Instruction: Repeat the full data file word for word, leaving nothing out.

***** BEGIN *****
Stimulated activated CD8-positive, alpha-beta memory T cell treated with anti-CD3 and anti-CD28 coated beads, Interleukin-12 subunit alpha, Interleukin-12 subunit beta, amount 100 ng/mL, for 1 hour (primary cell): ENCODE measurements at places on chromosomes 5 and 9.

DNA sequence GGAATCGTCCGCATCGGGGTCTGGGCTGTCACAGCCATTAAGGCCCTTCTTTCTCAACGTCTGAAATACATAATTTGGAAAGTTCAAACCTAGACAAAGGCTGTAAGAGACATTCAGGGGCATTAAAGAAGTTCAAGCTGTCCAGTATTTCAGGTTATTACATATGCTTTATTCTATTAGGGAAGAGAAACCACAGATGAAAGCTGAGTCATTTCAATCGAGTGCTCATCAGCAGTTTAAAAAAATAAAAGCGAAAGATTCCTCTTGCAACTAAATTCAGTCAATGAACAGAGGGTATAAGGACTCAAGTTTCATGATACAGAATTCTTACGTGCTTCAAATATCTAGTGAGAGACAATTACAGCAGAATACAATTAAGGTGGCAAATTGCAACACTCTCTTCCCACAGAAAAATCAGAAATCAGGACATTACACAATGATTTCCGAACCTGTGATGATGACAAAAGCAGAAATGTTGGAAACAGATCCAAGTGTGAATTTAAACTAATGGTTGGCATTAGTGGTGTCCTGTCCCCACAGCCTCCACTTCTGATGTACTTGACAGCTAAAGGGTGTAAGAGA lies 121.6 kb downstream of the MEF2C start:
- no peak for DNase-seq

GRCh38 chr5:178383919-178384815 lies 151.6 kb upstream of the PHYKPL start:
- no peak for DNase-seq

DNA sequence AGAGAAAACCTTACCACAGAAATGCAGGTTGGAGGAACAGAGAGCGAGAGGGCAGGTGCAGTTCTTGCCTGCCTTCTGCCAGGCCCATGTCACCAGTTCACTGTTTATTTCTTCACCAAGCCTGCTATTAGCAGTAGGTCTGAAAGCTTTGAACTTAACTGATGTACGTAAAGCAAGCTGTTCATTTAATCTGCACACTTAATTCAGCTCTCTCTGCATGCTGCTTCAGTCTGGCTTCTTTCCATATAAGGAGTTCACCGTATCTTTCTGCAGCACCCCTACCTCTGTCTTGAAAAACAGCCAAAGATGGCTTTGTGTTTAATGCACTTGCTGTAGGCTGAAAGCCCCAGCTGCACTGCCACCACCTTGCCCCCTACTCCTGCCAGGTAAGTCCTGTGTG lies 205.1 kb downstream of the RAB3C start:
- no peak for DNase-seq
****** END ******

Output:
Stimulated activated CD8-positive, alpha-beta memory T cell treated with anti-CD3 and anti-CD28 coated beads, Interleukin-12 subunit alpha, Interleukin-12 subunit beta, amount 100 ng/mL, for 1 hour (primary cell): ENCODE measurements at places on chromosomes 5 and 9.

DNA sequence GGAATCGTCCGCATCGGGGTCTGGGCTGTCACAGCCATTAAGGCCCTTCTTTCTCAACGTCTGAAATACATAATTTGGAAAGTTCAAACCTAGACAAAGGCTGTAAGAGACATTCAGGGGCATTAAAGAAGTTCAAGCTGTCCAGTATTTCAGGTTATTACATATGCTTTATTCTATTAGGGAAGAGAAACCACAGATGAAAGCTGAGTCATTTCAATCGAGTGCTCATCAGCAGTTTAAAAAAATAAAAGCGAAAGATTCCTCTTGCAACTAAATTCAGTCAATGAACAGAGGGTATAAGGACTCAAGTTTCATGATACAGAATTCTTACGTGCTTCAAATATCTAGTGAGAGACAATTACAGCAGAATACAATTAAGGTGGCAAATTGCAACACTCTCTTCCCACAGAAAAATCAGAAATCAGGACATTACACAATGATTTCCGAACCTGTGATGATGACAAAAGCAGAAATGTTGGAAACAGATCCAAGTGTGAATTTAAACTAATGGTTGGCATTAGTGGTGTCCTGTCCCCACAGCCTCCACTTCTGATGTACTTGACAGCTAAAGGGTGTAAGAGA lies 121.6 kb downstream of the MEF2C start:
- no peak for DNase-seq

GRCh38 chr5:178383919-178384815 lies 151.6 kb upstream of the PHYKPL start:
- no peak for DNase-seq

DNA sequence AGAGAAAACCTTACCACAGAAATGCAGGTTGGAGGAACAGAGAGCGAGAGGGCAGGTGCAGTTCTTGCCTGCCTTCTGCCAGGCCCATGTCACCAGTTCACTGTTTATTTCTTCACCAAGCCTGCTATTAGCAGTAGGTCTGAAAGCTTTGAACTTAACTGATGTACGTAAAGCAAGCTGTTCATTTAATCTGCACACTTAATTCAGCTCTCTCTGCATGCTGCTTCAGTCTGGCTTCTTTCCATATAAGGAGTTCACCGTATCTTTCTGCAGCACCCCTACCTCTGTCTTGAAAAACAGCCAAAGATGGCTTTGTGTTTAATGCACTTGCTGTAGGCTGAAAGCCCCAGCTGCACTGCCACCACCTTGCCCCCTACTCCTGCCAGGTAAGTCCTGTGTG lies 205.1 kb downstream of the RAB3C start:
- no peak for DNase-seq